Tony Blair keynote speech at Monterrey TecnolÃ³gico University in Mexico
It is a real pleasure to be back at Monterrey Tech.
I was here last October and spoke to some of you then about my Foundation, and specifically the partnership that we have with Monterrey Tech in the Faith and Globalisation Initiative.
I have just come from a meeting with some of the key faculty involved in the faith and globalisation course here.
I am delighted with the progress.
I remember first meeting Carlos Villanueva, Rafael de Gasperín and Enrique Zepeda at Yale over a year ago.
At the time the introduction of a course on world religions was seen as a highly progressive step. Mexico is a country that in many senses is deeply religious. It is also experiencing enormous changes in the expression of that religiosity. And it does not readily bring the discussion of religion into the public sphere.
We are now in the second semester of the course and the number of students has increased by nearly one hundred – from 195 to 284.
Many of you will be thinking why is studying religion so important? Why examine its interrelationship with globalisation? And I am certain you may be asking – what has it to do with me?
Many of you will run your own businesses, be elected officials or will hold other positions of great leadership and responsibility.
You may be a Catholic, Protestant or simply agnostic.
Yet regardless of your personal belief, can you be effective without an understanding of religion in the public sphere?
Look at the international news.
The Middle East, of course.
Recent talks between Pakistani and Indian officials to resume peace negotiations following the Mumbai attacks.
The formation of a new state in Sudan.
Religious killings in Indonesia, though that nation is making great strides in religious tolerance.
Border hostilities between Cambodia and Thailand.
Blasphemy laws and their consequences for religious minorities.
Debates about multi -culturalism in Germany and the UK.
The list goes on. In each instance, there is a religious dimension.
Let’s look closer to home.
Abroad, Mexico has the reputation as being a devoutly Catholic nation.
Yet it was less than twenty years ago that priests here in Mexico were given the right to vote. And they are still forbidden from running for public office.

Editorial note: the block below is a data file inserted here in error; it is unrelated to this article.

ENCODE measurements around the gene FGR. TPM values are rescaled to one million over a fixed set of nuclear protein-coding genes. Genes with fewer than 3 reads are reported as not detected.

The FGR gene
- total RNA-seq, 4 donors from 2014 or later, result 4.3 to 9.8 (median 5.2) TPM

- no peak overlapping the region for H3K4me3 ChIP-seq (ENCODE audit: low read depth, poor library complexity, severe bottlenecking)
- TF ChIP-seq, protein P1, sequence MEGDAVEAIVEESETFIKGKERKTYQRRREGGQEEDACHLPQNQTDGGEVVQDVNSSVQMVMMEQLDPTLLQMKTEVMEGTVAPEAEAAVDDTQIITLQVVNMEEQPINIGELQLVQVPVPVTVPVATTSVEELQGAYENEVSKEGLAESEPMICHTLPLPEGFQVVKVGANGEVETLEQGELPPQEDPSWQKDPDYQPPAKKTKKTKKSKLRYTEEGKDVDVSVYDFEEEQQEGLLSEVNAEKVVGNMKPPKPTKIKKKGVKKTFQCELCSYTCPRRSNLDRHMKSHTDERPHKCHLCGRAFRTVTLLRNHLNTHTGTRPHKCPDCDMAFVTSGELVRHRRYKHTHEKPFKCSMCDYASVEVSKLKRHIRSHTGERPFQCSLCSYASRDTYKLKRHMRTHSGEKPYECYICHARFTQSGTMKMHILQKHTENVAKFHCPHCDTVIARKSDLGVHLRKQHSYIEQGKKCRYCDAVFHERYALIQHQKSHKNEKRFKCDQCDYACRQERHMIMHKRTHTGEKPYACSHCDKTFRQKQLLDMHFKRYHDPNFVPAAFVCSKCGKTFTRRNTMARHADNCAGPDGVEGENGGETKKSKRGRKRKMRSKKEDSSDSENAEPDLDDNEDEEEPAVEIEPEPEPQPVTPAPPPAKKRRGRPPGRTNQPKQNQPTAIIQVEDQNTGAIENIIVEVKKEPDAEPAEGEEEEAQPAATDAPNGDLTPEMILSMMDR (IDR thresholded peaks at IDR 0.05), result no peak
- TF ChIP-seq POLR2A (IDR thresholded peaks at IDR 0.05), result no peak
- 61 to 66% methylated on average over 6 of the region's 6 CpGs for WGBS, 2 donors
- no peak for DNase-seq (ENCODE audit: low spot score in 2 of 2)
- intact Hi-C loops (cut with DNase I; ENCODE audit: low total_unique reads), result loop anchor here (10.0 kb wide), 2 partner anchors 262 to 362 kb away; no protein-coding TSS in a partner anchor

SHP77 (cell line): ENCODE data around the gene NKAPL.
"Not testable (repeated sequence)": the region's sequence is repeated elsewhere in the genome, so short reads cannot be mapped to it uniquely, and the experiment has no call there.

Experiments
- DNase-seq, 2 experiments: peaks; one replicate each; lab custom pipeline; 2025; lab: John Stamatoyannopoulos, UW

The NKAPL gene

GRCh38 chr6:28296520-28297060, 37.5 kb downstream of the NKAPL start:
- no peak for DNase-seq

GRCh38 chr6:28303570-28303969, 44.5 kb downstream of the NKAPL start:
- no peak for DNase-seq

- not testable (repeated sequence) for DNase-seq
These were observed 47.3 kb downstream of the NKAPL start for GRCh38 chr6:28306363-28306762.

And though the 2000 census reflected a population that was 87.9 percent Catholic, this is down from 98 percent in the 1950s.
In the Mexican Federal Register of religious associations, the number of evangelical Protestant churches – 3,950 –exceeds the Catholic ones, which number 3,150.
There are 53 municipalities where Catholics now find themselves in the minority.
So even here religion matters. But of course the major event of the last few weeks has been the popular revolutions in Tunisia and Egypt. These were not religious in nature yet in each case the Muslim Brotherhood parties will continue to play a role.
These powerful forces, secular and religious, for change beg the question: what sort of change?
In the 20th Century the question would have been answered by reference to ideas of left vs right, of a clash between building up the State and policies of market liberalisation. As we speak, that debate still rages today in the politics of the West, of U.S. and the European Union. But notice one thing. The parameters of that debate are actually quite small. Yesterday President Obama announced his programme to cut the federal deficit. He found predictable criticism from left and right but study it closely. Though the issues under consideration seem enormous, the ideological margins of debate are quite narrow. Likewise in Europe, some say the deficits are being cut too quickly and thus putting growth at risk. There is lively debate about the impact of cuts. But compare the debates to those of the early or even late 20th Century and they are within a very restrained framework of disagreement. Indeed the noise is often greater than the differences warrant.
Instead a new type of debate is taking shape. It can centre around immigration or protectionism but it is above all, about issues to do with culture and integration and it is altogether more vigorous and potentially more explosive. In the Middle East, it is about whether the West fundamentally respects or does not the religion of Islam; and the Israel-Palestine dispute is caught up with it. In Europe, it is about whether our attempt to integrate cultures has succeeded or failed; and insofar as there is a perception of failure, it is about whether our “generosity” in allowing inward migration and encouraging multi-culturalism has been abused. Here it is often felt that the “host” nations are being unfairly taken advantage of by those who want Western benefits but not Western values. The economic challenge is intensifying the cultural one.
In meeting this challenge, democracy and even economic change are not enough. There is a social challenge too. Do we want societies that are open to those who have different faiths and cultures to our own traditions; or do we want, in the face of insecurity and economic crisis, to close down, to look after what some would call “our own” first and foremost? And if we want open ones, what are the conditions for such openness to prevail?
The one lesson we learn unequivocally from Europe’s past is that when we close down, we lose. And if that were true in times gone by, how much more true today in the era of rapid globalisation where technology, mass and social media are shrinking the world.
It is also true of the Middle East. There are three elements in play. One is regimes, often allies of the West, who believe they need to keep a firm grip on their people for otherwise uncontrollable and extreme forces with a closed view of the world, will be let loose. The second are those forces themselves. The third is a group of citizens which I may call the modernisers. They have an open attitude, politically, economically and socially. We should clearly be encouraging a steady evolution of that modernising tendency and many of the rulers of that region wish to see such an evolution.
However, they are operating within a region in which religion occupies a vital, if not determining space in society. Ask how important is religion in the lives of people in Europe, and the answer is around 30-35%. In the Middle East it is 90-95%.